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Fallen Heroes of 2016
Dec26

Fallen Heroes of 2016

Thousands of local social justice organizers passed away this year. People doing crucial work in their communities, whose deaths didn’t make the headlines.  On this edition of Making Contact, we’ll hear about some of the fallen heroes of 2016. Like this program? Please show us. Click here and support our non-profit journalism. Thanks! Can you recognize the title & Fallen Artist of each song in this show?  We’ll list their names and songs in our newsletter.  Don’t miss the answers in January — Sign Up Here. Featuring: Joani Blank, Founder of Good Vibrations Carol Queen, Sexologist Darren Seals, Ferguson Activist Ebony Williams, Chosen Diamonds Mentor Berta Caceres, Co-Founder of the Council of Popular & Indigenous Organizations of Honduras (COPINH) Silvio Carillo, Journalist and Nephew of Berta Caceres Cedric Robinson, UC Santa Barbara Professor and Author of Black Marxism: The Making of the Black Radical Tradition Robin Kelley, UCLA Black Studies and History Professor Tom Rainey-Smith, Amnesty International Korea Coordinator, speaking about Baek Nam-gi activist farmer in South Korea Luis de la Garza, Member of La Colectiva Horacio N. Roque Ramirez, Queer Latin@ Oral Historian and with a postsctript, Ben Bagdikian, Washington Post Editor who helped publish The Pentagon Papers and was dean of the Graduate School of Journalism at the University of California, Berkeley from ’85-’88. He was perhaps best known as the author of “The Media Monopoly” (1983), which warned that freedom of expression and independent journalism were threatened by the consolidation of news and entertainment outlets in a shrinking circle of corporate owners. Credits: Host: Andrew Stelzer Producers: Anita Johnson, Marie Choi, Monica Lopez, R.J. Lozada, Andrew Stelzer Executive Director: Lisa Rudman Audience Engagement Director/Web Editor: Sabine Blaizin Development Associate: Vera Tykulsker   More Information: Council of Popular & Indigenous Organizations of Honduras Cedric J. Robinson: the Making of a Black Radical Intellectual Horacio N. Roque Ramírez: Presente! Robin D. G. Kelley Joani Blank Good Vibrations Carol Queen Justice for Berta Silvio Carrillo The Malleable Memory of Darren Seals Who killed Ferguson activist Darren Seals? Who Killed Darren Seals and Why Farmer Baek Nam-gi Dies in South Korea After South Korean farmer’s death, family continues fight for justice Berta Cáceres, Honduran human rights and environment activist, murdered Black Marxism: The Making of the Black Radical Tradition In Memoriam: Horacio N. Roque Ramirez Radical Thought: Cedric J. Robinson Korean farmer Baek Nam Gi-Korean critically injured by police water cannons How Muhammad Ali influenced the Civil Rights Movement The Media Monopoly 6th Edition by Ben H. Bagdikian Goldman Prize Recipient Berta Cáceres...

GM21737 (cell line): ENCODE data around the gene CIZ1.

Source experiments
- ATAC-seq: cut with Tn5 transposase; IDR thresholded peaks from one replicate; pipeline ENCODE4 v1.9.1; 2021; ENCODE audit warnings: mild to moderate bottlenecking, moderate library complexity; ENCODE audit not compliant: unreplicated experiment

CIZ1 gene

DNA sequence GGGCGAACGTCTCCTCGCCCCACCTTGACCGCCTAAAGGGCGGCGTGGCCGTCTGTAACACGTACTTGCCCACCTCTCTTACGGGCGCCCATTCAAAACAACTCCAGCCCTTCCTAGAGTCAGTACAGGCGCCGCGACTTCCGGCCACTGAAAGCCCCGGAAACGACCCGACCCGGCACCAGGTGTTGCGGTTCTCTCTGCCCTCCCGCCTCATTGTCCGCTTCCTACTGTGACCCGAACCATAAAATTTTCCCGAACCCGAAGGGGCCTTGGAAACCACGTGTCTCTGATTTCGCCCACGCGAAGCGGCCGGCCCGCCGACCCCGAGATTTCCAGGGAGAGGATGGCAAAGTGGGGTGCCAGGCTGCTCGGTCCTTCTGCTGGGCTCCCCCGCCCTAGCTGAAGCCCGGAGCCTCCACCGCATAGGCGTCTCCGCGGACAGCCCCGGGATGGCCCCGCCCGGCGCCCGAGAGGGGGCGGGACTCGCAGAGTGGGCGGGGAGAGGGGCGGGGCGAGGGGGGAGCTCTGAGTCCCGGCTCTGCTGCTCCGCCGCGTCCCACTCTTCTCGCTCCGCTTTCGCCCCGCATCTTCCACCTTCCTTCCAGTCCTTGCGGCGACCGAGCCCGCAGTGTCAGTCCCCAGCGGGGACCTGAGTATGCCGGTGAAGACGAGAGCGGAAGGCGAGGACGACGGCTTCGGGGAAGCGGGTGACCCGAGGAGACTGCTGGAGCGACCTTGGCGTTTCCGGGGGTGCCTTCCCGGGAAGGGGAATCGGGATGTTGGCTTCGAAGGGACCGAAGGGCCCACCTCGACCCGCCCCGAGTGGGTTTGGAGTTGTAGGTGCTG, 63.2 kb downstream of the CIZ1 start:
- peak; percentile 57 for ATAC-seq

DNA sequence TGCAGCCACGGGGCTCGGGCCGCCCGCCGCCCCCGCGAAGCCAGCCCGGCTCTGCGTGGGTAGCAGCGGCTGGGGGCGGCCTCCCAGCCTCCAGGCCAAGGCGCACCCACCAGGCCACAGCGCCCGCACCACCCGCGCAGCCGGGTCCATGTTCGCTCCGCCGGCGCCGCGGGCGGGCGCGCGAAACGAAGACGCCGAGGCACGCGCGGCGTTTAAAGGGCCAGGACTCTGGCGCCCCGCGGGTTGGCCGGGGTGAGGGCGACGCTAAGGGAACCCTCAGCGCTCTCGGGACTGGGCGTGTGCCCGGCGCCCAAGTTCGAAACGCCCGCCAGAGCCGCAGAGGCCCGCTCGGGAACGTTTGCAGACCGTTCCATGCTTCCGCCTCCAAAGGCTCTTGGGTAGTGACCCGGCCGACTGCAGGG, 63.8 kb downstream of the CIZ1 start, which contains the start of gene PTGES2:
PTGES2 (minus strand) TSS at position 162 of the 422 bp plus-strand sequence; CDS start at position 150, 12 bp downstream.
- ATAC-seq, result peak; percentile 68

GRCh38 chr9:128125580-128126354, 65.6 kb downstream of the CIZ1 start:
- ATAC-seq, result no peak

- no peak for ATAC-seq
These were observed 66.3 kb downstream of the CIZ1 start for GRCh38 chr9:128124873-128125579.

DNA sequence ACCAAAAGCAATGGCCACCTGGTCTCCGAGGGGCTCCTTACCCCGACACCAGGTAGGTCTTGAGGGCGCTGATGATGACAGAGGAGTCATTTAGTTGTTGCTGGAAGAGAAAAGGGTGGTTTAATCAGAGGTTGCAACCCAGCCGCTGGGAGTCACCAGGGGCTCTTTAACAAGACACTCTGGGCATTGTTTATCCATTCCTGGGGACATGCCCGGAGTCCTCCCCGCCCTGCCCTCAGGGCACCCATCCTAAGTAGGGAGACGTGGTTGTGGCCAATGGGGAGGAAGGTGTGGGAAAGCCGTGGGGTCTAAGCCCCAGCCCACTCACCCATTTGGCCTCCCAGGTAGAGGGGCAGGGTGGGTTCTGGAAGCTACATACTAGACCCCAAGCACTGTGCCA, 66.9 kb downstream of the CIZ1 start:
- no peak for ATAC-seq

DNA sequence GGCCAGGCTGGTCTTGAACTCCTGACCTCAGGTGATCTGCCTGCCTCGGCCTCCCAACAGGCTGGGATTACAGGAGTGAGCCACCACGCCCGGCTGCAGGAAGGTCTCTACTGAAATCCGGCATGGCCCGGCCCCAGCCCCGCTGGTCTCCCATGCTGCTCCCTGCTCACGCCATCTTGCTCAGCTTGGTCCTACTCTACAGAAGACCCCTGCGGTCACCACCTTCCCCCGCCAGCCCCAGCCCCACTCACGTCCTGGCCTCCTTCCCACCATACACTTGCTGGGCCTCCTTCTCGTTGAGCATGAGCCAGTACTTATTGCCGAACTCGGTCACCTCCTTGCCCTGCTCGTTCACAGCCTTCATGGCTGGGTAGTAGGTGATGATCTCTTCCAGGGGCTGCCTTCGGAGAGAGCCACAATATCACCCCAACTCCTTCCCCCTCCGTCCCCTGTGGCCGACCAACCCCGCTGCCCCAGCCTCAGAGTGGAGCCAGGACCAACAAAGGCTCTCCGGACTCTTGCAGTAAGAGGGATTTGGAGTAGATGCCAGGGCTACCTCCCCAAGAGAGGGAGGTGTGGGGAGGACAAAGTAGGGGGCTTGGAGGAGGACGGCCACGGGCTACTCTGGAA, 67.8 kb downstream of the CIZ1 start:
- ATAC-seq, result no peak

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Voice Recognition: Does how we sound determine who we are?